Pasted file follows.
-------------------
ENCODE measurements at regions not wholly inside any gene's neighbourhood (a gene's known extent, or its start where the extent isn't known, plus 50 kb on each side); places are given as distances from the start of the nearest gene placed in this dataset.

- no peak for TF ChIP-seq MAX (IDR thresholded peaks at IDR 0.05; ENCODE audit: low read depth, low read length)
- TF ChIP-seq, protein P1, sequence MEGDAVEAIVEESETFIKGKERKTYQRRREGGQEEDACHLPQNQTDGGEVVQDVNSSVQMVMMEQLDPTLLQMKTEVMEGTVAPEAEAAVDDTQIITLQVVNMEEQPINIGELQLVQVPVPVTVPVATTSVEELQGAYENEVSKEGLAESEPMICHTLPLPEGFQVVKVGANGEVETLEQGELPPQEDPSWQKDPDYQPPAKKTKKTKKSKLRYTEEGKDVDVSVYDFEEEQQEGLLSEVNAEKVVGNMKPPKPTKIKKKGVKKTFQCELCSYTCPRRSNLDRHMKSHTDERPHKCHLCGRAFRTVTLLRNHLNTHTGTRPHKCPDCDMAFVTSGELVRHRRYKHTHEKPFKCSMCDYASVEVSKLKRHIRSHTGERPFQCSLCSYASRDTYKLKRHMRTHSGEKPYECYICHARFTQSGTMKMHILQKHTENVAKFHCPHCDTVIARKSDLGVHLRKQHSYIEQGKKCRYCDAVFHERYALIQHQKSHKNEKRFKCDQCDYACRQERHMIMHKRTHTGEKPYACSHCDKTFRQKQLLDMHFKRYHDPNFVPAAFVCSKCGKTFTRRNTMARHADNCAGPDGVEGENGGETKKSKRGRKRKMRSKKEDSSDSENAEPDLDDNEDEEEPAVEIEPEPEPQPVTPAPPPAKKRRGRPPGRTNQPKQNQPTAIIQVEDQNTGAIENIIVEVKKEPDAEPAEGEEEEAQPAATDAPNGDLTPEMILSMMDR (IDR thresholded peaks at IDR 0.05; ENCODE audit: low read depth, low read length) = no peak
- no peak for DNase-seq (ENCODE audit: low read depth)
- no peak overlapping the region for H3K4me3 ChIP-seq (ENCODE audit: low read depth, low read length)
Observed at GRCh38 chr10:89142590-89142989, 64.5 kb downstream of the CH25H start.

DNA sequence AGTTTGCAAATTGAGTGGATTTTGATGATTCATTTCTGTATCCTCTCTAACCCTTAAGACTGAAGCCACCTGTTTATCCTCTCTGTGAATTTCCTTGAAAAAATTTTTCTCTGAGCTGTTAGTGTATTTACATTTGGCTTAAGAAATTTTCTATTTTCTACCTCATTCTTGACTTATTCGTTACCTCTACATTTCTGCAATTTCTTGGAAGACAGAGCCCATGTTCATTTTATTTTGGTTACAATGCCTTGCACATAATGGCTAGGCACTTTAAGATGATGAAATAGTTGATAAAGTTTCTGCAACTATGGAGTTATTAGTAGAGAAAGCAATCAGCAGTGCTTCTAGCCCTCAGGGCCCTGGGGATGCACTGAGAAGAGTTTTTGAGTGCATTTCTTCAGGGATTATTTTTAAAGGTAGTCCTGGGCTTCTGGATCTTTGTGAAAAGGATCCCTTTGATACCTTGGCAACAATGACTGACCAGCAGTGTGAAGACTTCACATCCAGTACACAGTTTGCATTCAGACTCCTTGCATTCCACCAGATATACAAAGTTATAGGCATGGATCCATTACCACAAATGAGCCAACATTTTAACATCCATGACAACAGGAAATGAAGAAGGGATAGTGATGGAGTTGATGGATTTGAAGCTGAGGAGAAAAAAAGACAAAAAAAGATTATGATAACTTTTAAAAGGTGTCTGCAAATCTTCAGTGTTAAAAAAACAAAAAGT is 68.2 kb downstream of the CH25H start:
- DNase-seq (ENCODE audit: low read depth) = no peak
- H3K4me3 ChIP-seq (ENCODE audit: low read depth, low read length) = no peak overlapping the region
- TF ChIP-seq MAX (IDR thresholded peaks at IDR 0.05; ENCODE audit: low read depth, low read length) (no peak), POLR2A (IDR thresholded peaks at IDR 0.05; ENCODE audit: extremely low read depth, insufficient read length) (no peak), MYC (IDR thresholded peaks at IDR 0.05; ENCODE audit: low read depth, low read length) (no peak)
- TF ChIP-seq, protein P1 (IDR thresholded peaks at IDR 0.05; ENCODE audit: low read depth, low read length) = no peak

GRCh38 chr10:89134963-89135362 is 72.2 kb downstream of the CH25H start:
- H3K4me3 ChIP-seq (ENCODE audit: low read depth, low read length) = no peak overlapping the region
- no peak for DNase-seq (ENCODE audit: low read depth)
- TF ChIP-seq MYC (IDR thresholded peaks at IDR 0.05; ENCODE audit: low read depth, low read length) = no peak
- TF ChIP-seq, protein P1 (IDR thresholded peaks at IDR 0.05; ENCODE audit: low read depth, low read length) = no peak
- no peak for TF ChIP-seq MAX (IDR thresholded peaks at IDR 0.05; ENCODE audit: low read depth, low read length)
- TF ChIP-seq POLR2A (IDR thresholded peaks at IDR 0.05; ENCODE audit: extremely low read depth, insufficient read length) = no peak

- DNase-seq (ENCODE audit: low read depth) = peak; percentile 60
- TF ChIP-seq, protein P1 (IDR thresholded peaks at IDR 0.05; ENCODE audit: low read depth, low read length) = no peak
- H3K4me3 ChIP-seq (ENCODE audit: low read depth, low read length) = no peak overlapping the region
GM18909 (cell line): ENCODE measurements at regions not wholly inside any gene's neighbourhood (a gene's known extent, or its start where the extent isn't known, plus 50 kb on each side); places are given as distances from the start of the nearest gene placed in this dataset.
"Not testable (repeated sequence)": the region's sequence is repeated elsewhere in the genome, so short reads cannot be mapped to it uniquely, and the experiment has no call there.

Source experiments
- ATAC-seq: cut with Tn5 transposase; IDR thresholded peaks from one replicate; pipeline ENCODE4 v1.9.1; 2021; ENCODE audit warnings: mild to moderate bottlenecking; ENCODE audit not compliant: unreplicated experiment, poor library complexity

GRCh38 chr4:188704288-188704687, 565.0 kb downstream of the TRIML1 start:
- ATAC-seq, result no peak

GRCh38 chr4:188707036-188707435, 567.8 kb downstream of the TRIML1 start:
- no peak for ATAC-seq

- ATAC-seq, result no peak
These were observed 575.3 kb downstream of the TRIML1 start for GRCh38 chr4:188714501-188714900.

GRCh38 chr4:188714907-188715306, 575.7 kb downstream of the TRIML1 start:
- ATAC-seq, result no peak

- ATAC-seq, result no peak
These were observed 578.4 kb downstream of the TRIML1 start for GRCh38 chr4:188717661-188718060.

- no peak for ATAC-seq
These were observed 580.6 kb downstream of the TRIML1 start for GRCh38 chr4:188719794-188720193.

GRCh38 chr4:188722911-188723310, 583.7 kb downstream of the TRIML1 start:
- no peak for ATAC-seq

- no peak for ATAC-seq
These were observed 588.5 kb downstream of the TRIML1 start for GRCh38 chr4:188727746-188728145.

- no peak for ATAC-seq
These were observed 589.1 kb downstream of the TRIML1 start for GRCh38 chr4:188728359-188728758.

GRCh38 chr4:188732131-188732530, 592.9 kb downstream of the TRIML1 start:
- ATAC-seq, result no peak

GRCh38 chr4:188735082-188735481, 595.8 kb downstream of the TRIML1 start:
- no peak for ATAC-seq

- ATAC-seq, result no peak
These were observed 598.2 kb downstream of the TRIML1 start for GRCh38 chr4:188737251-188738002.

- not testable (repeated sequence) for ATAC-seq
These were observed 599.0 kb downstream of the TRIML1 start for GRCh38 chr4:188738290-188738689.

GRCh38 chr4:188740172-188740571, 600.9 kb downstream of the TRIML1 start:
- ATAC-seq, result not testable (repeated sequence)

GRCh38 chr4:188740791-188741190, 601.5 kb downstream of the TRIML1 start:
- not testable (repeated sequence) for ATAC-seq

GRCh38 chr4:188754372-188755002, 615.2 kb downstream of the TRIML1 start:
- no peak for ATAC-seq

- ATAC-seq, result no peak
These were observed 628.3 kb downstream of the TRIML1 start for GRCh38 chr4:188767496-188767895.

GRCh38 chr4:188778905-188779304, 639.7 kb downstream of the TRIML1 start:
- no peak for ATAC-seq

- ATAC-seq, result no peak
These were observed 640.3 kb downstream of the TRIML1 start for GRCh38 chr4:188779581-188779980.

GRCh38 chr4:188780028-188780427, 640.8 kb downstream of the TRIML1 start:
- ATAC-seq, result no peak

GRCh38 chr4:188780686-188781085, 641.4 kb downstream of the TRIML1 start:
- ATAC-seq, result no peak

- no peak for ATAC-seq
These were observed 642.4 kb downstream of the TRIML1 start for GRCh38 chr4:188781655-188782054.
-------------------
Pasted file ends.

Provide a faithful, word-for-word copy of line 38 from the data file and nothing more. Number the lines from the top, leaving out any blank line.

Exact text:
GRCh38 chr4:188722911-188723310, 583.7 kb downstream of the TRIML1 start: